“What’s really going on at Square?”
“The company seems lost.”
“Can Square live up to the hype?”
These were all comments made to me over the last year by venture capitalists and people in the technology industry about Square, the Silicon Valley payments company founded by Twitter co-founder Jack Dorsey.
The industry got part of the answer to this confusion on Friday when reports surfaced that Square had confidentially filed to make a public offering. As Bloomberg reported, Square filed to go public under the JOBS Act, which allows companies with less than $1 billion in revenue to privately file for an IPO. Sources familiar with the company’s plans say that Square expects its IPO to take place this fall but has the option to delay it.
One investment banker told Fortune: “I was shocked when I learned they filed. I thought they were struggling.”
Contrary to past reports, signs suggest that Square’s revenue will grow. According to one source close to the company, Square’s revenue is growing three to four times faster than payments giant PayPal (PYPL), which just went public after spinning off from eBay. In the second quarter of 2015, PayPal saw revenue jump 16% to $2.3 billion. If sources close to the company are correct, Square’s revenue is growing at least 50% year over year. (A spokesperson for Square declined to comment.) Jim McCarthy, executive vice president of strategic partnerships and innovation at Visa, recently told Fortune that Square is a top 10 merchant on Visa’s credit card processing system. It’s also worth noting that Visa made a strategic investment in Square in 2011.
In a recent, separate interview regarding eBay’s future without PayPal, investor Marc Andreessen told Fortune that startups are “over-glorified” in the Valley.
“We venerate the new, cute young upstart,” he said.
Square may have been a victim of that mindset. The company’s hype cycle began in 2009 when Dorsey, who had left Twitter after being pushed out of the CEO role, introduced a sleek, white credit-card reader that plugged into a mobile device to allow anyone with an iPhone or Android smartphone to accept credit card payments. Top venture capital firms on Silicon Valley’s Sand Hill Road poured money into the company, including Khosla Ventures, Sequoia Capital, and Kleiner Perkins. (Even Virgin Group founder Sir Richard Branson invested.) Flush with cash, Square was able to attract some of the Valley’s most talented operators, product managers, and engineers, including Keith Rabois, Megan Quinn, Sarah Friar, and Gokul Rajaram.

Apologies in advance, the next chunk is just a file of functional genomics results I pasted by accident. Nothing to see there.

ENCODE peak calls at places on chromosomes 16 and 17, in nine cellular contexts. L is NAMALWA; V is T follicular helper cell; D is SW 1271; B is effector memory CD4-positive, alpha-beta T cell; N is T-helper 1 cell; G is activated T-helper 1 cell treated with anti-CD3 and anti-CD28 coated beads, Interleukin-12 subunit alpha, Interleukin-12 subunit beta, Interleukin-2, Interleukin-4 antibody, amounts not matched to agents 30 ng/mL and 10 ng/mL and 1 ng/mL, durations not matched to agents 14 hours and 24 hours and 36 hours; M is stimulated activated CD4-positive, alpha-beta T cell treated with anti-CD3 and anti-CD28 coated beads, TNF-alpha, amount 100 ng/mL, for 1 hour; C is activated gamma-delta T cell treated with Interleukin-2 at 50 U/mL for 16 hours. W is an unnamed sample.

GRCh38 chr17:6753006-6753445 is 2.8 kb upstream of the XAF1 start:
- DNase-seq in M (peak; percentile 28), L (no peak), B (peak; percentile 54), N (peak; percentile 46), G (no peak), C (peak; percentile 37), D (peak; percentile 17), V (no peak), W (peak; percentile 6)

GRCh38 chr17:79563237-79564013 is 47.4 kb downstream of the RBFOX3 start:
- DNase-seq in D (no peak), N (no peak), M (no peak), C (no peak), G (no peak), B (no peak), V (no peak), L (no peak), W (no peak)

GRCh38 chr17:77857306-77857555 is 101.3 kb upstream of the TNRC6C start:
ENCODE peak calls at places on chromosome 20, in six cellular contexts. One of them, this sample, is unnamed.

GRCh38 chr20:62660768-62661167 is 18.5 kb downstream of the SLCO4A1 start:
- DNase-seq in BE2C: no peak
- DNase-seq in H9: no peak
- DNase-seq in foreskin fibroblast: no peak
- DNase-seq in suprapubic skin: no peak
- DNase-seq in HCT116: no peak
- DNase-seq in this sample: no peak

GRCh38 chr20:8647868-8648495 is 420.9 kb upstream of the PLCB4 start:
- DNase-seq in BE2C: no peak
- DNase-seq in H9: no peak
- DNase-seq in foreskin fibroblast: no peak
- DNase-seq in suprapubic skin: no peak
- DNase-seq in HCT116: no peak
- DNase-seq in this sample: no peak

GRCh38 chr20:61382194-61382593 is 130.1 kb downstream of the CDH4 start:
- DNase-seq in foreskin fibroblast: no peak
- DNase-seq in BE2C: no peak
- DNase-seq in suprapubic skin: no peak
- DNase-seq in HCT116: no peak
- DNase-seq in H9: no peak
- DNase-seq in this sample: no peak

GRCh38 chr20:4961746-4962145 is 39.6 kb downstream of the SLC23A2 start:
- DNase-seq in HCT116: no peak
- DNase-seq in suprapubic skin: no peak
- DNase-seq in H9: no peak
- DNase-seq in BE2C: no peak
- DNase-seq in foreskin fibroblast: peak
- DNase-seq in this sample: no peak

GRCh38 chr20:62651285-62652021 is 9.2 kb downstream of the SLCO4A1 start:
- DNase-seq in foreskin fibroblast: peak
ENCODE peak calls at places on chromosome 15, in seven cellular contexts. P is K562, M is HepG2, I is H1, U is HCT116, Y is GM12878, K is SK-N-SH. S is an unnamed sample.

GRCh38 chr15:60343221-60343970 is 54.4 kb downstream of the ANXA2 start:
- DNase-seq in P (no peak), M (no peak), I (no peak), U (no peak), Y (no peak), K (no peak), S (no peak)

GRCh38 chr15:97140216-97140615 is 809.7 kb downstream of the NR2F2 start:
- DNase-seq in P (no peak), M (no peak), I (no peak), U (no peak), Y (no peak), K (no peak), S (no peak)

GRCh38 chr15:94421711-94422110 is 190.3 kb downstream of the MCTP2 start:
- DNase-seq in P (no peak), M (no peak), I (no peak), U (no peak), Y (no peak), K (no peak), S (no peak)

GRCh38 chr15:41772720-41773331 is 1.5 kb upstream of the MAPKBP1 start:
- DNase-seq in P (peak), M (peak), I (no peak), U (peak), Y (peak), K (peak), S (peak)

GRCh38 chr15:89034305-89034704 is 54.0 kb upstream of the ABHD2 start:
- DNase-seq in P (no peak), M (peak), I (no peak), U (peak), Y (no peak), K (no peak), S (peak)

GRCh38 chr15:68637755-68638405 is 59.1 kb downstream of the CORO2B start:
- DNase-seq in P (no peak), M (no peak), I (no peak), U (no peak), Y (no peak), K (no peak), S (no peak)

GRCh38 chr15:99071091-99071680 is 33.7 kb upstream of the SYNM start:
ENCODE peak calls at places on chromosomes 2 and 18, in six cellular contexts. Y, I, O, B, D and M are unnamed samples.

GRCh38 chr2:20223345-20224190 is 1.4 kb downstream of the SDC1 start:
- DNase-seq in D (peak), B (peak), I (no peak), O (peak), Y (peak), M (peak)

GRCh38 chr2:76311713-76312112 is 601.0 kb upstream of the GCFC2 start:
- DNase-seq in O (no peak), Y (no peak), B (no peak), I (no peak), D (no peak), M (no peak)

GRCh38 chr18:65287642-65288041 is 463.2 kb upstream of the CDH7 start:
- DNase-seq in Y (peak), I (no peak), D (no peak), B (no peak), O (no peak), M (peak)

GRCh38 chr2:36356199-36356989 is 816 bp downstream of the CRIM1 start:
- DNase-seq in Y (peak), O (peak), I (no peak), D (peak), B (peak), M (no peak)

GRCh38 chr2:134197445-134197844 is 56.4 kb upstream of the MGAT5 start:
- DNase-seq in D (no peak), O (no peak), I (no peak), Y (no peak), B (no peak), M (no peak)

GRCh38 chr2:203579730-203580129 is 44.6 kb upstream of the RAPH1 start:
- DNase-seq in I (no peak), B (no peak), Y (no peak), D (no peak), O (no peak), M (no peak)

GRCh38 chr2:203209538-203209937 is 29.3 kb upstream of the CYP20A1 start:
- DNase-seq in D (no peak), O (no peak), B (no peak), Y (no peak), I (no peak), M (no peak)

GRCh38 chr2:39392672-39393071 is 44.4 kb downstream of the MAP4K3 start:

Members of the press, including this reporter, chronicled every step the company made. Square was often likened to the next Apple (and Dorsey, the next Steve Jobs). Square scored several high-profile partnerships with Fortune 500 companies, including a 2012 deal with coffee giant Starbucks (SBUX), which put that company’s CEO, Howard Schultz, on Square’s board of directors. By November 2013, the Wall Street Journal reported that Square was exploring an IPO with top-tier investment banks such as Goldman Sachs.
It didn’t take long for the early sheen of startup success to wear off.
The first blow came to Dorsey’s reputation with the late 2013 release of writer Nick Bilton’s book Hatching Twitter, which chronicled the story of Twitter and characterized Dorsey as unable to stabilize the company’s culture and technology. The next round came with news reports in 2014 that Twitter had postponed its IPO earlier in the year, was looking for a seller, and had engaged in discussions with Apple, Google, and eBay. A Journal report asserted that Square was bleeding money—roughly $100 million in 2013, a figure that was larger than the loss the company posted in 2012. Additionally, the report said that Square’s margins were shrinking. Though Square vehemently denied the acquisition talks (as did some of the acquirers) and rejected the report, all was not rosy with the company’s core products, especially those that were consumer-facing.